Of the people....

by Richard G. Johnstone Jr., Exec. Editor

Richard Johnstone

… by the people, for the people. These magical words from the 19th century beautifully describe not only democratic governments, but also the electric cooperatives that took root and grew across the land in the 20th century, and that continue to prosper in the 21st.

The 140 men and women who constitute the 100-member House of Delegates and the 40-member Senate of Virginia convened at noon last month, on Wednesday, Jan. 8. Since then they’ve been, and for about another month they’ll be, considering thousands of proposed changes to the Commonwealth’s laws, including bills that may impact your electric cooperative, your community, or your profession.

As high schoolers know — but we adults often forget — Virginia’s legislature is the oldest in the Western Hemisphere. Despite long centuries of practice, though, our General Assembly works well only when you and other citizens across the state become and stay interested in the process, involved in the discussions, and invested in the decisions being made on your behalf.

Every government degenerates when trusted to the rulers of the people alone. The people themselves, therefore, are its only safe depositories.

— Thomas Jefferson, Virginian, 3rd U.S. President, statesman, philosopher, inventor, architect, farmer and founder of The University of Virginia.

Nestled in the folds of this month’s magazine, you’ll find a guide for Virginia citizens about the General Assembly, its members, the areas they represent, and how to contact them. Virginia’s electric cooperatives are pleased to mark this year as the 25th anniversary of providing this annual guide to cooperative customer-owners.

A request: Please don’t allow the printer’s ink to lie fallow on the fields of paper inside the guide; instead, use the guide’s bounty of information as a tool, to become involved, or to enhance your involvement, in the legislative process. The guide features the information you’ll need to contact your legislators, including phone numbers for their Richmond and home district offices, as well as their mail and email addresses.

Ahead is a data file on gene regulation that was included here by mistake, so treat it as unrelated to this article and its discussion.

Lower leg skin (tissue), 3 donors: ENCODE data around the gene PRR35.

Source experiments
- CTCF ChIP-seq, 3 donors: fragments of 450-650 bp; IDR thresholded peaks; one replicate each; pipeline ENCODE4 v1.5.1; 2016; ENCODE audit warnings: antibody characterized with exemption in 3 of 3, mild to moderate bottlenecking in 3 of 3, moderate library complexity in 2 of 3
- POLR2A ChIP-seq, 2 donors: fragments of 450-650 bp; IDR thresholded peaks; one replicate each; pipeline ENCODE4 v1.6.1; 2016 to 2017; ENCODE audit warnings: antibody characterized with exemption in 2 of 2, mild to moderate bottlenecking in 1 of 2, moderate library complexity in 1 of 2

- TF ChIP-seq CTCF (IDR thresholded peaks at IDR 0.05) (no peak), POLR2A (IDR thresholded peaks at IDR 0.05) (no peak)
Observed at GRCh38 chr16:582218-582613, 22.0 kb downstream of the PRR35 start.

Those with computer connectivity will be further aided by going online to the website of the General Assembly, www.virginiageneralassembly.gov, and also by visiting the site of the Virginia Public Access Project, www.vpap.org.

The progress of democracy seems irresistible, because it is the most uniform, the most ancient, and the most permanent tendency which is to be found in history.

— Alexis de Tocqueville, 19th-century French political thinker, historian and author of Democracy in America.

Areas long on land and short on people have always posed challenges for those who live in them. A generation after residents of American cities had electricity, nine out of 10 farm families did not. And large power companies understandably were not interested in serving areas of low density and even lower, or no, profitability. So in rural communities across the U.S. in the 1930s and ’40s, neighbors joined together and formed cooperatively owned utilities, to provide themselves with electric service. Life on the farm, and rural life generally, would never be the same.

The democratic philosophy that helped build humankind’s greatest nation also built its greatest network of rural electrification. Today, over 900 electric cooperatives in 47 states, from Hawaii to Maine, provide reliable, at-cost electric service to more than 40 million Americans, including you and your neighbors.

Virginia’s 13 customer-owned electric cooperatives encourage you to make full and frequent use of the enclosed legislative guide. We hope that you become — and stay — involved in the legislative process, speaking out on issues important to you, your family, your community, and from time to time, your electric cooperative.

In a democracy, the most important thing is not when, or even why or how you become involved — it’s only that you do.

It is rather for us to be here dedicated to the great task remaining before us ... that we here highly resolve that these dead shall not have died in vain — that this nation, under God, shall have a new birth of freedom — and that government of the people, by the people, for the people, shall not perish from the earth.

— Abraham Lincoln, 16th U.S. President, from the closing passage of his Gettysburg Address, Nov. 19, 1863.



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